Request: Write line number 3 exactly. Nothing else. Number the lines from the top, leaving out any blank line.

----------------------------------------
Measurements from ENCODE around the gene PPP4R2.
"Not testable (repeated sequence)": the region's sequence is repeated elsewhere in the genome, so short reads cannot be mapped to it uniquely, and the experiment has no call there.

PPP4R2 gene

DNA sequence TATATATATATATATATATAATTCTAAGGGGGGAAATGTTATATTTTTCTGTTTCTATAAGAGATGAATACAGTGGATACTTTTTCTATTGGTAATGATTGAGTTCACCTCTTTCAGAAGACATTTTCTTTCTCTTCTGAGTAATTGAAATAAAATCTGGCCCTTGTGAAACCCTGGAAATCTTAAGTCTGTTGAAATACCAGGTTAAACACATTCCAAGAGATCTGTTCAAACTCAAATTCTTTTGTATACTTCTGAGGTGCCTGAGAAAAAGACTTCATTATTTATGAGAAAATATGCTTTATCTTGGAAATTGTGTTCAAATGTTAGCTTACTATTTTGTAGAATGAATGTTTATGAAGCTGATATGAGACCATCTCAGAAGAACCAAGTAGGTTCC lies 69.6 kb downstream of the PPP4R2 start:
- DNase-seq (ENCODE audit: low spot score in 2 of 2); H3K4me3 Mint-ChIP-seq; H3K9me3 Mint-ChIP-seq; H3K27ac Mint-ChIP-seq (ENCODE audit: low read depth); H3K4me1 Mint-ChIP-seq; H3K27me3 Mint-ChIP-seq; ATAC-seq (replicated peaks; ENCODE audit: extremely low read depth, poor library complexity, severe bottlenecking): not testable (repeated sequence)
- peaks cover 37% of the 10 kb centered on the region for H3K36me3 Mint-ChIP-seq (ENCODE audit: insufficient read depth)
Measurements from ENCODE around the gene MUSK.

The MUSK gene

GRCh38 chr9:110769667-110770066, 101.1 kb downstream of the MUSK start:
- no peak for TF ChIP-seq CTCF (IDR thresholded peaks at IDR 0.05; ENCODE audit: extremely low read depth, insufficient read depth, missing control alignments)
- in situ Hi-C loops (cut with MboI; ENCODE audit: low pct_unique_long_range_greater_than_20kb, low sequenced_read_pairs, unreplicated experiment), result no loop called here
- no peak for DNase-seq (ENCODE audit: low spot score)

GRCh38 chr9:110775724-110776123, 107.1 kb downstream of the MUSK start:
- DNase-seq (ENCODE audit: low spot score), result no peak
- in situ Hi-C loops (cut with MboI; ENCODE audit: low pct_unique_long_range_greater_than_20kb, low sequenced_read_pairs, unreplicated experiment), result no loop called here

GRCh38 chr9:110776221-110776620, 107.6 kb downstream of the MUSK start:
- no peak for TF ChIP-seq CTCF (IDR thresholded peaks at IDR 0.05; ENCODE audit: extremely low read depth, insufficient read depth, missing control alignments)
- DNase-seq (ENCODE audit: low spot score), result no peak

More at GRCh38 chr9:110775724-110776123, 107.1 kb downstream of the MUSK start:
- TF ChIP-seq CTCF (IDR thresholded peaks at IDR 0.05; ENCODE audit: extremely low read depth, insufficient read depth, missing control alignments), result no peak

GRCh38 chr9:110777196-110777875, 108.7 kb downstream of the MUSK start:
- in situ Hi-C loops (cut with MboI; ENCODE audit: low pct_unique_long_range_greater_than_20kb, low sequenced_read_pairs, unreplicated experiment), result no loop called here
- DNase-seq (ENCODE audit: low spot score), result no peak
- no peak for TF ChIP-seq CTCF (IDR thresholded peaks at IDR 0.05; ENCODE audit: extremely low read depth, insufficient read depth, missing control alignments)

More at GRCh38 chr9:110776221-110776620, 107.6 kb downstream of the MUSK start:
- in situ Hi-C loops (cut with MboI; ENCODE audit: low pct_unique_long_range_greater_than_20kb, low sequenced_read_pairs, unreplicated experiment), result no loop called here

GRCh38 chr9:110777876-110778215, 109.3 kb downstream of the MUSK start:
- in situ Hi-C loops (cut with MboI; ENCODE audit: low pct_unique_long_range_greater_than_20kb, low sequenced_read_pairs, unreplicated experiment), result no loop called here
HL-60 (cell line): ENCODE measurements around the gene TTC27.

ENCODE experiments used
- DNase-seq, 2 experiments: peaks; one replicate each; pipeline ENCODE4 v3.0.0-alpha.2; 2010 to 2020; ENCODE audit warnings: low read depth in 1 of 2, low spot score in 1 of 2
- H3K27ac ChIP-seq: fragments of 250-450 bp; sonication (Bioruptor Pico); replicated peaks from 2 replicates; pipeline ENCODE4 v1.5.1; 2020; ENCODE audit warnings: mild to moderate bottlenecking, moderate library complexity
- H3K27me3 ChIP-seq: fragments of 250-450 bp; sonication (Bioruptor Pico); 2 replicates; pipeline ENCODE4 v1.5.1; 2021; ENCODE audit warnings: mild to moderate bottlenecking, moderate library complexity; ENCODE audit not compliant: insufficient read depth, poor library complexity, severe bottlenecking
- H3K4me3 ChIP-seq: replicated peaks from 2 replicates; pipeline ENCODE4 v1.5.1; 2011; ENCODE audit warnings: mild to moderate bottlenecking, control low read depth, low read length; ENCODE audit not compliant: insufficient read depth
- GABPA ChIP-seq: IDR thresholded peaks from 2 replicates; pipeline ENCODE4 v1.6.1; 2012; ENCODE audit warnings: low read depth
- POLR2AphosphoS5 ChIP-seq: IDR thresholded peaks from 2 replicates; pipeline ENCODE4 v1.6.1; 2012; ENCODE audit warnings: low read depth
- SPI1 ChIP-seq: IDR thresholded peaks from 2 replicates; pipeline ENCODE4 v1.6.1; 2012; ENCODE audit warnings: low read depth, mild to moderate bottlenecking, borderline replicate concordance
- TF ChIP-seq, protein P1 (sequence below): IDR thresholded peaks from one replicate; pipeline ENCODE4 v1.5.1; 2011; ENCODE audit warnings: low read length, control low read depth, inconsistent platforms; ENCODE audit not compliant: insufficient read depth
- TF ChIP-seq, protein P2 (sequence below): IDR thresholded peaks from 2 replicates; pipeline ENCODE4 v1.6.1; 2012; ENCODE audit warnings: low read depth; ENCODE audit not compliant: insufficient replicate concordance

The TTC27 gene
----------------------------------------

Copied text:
PPP4R2 gene